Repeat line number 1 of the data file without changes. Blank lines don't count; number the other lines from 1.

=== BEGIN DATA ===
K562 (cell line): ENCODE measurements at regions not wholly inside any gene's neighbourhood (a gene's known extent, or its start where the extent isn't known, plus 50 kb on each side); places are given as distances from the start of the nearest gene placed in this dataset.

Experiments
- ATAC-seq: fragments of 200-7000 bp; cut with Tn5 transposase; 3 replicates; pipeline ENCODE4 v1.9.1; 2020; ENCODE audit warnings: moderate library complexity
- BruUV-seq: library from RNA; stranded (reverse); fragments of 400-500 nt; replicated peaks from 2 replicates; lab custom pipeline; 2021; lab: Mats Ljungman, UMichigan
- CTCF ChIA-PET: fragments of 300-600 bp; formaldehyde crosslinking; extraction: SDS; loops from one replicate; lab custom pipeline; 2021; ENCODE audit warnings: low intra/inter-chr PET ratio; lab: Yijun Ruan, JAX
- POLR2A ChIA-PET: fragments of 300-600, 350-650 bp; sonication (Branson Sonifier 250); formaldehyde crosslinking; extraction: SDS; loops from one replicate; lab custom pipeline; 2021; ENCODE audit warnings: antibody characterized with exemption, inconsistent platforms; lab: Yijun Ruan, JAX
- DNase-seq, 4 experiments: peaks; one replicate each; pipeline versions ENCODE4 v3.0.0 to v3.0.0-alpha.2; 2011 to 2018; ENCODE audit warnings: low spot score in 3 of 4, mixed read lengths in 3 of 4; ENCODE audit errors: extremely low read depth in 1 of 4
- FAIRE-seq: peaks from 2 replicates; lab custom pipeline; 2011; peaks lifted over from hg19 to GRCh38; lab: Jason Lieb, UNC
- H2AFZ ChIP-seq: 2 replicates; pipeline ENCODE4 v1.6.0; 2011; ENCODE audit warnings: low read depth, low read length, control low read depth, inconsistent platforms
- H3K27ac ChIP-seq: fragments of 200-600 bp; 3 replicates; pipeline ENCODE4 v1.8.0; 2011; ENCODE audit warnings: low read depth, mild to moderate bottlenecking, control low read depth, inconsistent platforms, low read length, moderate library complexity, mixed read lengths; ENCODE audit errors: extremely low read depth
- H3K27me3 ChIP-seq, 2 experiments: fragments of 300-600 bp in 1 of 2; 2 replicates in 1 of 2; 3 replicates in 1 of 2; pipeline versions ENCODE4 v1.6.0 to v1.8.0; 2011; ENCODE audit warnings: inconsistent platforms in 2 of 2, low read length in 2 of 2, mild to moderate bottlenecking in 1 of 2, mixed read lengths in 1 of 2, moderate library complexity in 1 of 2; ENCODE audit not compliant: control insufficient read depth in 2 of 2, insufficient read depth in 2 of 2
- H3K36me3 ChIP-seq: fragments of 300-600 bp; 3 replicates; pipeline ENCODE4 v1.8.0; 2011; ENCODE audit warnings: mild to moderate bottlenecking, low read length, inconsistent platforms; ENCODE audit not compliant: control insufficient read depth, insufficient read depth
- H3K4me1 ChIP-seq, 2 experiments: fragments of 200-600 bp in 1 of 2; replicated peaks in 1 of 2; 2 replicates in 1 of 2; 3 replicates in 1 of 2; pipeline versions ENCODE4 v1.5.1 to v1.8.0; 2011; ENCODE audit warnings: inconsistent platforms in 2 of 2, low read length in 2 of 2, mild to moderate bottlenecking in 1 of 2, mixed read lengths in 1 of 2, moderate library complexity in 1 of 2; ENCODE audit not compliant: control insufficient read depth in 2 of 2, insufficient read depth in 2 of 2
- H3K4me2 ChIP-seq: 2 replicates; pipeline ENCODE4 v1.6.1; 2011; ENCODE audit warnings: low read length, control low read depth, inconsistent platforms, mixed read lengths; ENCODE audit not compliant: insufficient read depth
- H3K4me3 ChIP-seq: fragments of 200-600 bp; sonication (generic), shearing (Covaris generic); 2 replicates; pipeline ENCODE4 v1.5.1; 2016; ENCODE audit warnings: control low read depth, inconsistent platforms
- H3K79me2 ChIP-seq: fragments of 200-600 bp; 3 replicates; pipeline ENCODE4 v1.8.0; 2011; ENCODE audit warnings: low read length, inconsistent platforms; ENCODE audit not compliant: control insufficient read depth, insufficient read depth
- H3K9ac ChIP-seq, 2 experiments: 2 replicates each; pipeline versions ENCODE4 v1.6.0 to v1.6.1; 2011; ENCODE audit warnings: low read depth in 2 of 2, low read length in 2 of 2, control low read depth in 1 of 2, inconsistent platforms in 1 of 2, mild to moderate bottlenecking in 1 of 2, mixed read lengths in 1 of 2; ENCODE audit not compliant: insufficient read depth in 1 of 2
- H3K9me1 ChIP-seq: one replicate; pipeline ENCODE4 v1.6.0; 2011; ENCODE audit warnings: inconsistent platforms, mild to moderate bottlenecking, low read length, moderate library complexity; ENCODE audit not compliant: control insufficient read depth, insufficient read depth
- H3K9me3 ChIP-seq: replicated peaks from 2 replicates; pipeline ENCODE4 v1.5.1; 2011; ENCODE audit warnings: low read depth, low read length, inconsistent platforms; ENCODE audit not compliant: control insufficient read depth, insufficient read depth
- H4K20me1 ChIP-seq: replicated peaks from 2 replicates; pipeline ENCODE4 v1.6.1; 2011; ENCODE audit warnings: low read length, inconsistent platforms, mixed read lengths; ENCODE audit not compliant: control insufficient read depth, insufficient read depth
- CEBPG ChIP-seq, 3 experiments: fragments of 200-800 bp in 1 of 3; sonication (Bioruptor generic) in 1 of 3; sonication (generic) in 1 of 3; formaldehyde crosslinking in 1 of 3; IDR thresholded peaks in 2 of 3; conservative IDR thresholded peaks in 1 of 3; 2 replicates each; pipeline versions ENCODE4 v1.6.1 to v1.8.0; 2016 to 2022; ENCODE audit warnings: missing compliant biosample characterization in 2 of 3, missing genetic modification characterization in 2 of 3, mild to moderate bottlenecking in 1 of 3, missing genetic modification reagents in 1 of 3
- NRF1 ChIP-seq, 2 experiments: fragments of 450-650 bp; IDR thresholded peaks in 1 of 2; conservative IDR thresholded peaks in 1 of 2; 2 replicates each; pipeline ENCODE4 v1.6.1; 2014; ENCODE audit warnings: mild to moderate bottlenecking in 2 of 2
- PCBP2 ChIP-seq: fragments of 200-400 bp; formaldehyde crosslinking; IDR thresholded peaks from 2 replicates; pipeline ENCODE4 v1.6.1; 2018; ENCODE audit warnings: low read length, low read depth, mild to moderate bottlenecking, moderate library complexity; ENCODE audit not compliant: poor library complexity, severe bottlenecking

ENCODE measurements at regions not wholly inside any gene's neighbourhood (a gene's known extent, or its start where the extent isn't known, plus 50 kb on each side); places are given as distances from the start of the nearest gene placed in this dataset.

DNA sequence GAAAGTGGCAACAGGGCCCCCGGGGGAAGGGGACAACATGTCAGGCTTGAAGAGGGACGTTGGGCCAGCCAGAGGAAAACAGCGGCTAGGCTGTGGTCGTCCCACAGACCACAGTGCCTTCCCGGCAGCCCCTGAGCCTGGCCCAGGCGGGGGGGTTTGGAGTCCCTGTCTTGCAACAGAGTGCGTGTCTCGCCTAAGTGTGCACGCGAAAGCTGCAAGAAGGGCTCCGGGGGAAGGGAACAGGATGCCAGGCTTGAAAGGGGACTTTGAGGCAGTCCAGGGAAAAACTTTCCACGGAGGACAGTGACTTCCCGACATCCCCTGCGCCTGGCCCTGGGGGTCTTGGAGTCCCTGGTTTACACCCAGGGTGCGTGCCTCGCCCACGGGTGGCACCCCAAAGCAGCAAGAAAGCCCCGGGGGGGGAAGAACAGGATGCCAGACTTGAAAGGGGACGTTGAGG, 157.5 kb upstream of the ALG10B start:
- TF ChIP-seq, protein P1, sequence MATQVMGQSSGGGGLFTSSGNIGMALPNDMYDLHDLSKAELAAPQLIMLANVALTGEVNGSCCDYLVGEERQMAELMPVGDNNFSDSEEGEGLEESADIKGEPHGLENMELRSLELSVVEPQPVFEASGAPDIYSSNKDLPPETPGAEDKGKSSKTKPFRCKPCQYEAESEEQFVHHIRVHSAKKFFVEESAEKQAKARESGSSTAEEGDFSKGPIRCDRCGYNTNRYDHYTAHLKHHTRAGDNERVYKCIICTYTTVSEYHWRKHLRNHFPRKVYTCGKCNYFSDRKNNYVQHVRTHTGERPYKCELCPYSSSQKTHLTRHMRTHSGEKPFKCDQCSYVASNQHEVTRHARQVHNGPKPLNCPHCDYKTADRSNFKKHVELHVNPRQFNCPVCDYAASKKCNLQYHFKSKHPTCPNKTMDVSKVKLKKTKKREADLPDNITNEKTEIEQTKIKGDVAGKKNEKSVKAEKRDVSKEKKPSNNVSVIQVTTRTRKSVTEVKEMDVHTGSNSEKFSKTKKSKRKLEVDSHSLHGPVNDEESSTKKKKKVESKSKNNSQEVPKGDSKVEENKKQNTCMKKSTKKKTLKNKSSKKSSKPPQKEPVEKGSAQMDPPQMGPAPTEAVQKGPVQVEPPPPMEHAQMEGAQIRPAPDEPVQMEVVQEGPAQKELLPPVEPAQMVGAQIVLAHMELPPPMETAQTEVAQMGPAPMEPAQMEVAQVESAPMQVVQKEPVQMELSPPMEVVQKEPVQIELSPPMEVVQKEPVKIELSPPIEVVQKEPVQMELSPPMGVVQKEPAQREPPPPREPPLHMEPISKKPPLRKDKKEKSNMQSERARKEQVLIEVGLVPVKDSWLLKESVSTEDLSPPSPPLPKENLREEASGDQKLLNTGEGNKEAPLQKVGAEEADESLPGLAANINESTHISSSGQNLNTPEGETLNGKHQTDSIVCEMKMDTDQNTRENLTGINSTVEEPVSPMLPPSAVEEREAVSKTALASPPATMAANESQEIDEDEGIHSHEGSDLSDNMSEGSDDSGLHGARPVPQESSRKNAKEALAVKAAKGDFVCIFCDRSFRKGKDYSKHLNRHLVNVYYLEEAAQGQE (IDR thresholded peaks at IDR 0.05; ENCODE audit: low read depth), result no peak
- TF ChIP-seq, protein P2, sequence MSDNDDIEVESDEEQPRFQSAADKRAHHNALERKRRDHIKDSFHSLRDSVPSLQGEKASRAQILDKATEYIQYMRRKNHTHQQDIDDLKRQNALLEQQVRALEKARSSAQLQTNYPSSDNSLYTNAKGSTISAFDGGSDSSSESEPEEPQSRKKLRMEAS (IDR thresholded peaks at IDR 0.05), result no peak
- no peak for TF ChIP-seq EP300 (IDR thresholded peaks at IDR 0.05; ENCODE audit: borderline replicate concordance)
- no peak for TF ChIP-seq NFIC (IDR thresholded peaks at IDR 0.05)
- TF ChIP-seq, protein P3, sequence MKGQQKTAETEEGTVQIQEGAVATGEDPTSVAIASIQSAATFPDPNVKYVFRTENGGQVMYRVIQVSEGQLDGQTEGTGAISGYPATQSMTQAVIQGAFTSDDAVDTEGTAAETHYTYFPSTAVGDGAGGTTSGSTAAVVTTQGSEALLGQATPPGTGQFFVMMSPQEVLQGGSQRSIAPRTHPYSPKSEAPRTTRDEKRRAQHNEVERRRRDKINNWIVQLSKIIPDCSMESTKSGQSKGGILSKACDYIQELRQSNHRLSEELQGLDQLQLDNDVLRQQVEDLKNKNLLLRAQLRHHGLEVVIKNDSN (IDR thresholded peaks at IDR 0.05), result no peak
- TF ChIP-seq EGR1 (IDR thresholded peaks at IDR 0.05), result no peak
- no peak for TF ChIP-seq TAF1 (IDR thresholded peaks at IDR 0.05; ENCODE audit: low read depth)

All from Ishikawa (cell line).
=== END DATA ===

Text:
K562 (cell line): ENCODE measurements at regions not wholly inside any gene's neighbourhood (a gene's known extent, or its start where the extent isn't known, plus 50 kb on each side); places are given as distances from the start of the nearest gene placed in this dataset.